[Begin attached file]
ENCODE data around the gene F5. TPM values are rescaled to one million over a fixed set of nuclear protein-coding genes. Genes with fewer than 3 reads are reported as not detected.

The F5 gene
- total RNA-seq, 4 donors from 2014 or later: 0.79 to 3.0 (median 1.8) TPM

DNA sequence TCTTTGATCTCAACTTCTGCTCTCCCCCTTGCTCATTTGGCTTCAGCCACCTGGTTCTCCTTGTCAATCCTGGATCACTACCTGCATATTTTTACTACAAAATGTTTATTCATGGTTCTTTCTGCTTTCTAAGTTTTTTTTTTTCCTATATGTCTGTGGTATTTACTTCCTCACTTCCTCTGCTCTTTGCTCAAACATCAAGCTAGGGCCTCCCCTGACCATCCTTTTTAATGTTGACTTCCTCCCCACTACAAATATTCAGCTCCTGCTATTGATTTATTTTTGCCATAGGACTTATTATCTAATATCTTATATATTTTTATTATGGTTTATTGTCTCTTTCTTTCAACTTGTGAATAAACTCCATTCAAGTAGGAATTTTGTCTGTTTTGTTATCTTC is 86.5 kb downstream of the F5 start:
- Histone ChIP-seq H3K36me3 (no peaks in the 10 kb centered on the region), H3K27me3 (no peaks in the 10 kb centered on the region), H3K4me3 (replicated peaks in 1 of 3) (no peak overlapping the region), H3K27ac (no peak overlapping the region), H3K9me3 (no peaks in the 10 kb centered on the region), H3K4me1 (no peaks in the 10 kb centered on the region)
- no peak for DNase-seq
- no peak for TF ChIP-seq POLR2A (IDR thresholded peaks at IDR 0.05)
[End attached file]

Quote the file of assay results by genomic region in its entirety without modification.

ENCODE data around the gene F5. TPM values are rescaled to one million over a fixed set of nuclear protein-coding genes. Genes with fewer than 3 reads are reported as not detected.

The F5 gene
- total RNA-seq, 4 donors from 2014 or later: 0.79 to 3.0 (median 1.8) TPM

DNA sequence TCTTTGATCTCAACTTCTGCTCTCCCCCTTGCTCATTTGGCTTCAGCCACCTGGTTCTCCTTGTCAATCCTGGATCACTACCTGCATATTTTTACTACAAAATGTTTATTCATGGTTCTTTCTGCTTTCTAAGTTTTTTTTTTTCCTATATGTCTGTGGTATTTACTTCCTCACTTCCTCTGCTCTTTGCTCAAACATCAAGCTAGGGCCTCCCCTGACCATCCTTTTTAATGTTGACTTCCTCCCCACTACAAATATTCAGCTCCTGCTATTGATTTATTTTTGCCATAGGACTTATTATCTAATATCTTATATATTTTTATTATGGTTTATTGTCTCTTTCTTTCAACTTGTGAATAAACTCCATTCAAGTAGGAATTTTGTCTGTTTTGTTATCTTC is 86.5 kb downstream of the F5 start:
- Histone ChIP-seq H3K36me3 (no peaks in the 10 kb centered on the region), H3K27me3 (no peaks in the 10 kb centered on the region), H3K4me3 (replicated peaks in 1 of 3) (no peak overlapping the region), H3K27ac (no peak overlapping the region), H3K9me3 (no peaks in the 10 kb centered on the region), H3K4me1 (no peaks in the 10 kb centered on the region)
- no peak for DNase-seq
- no peak for TF ChIP-seq POLR2A (IDR thresholded peaks at IDR 0.05)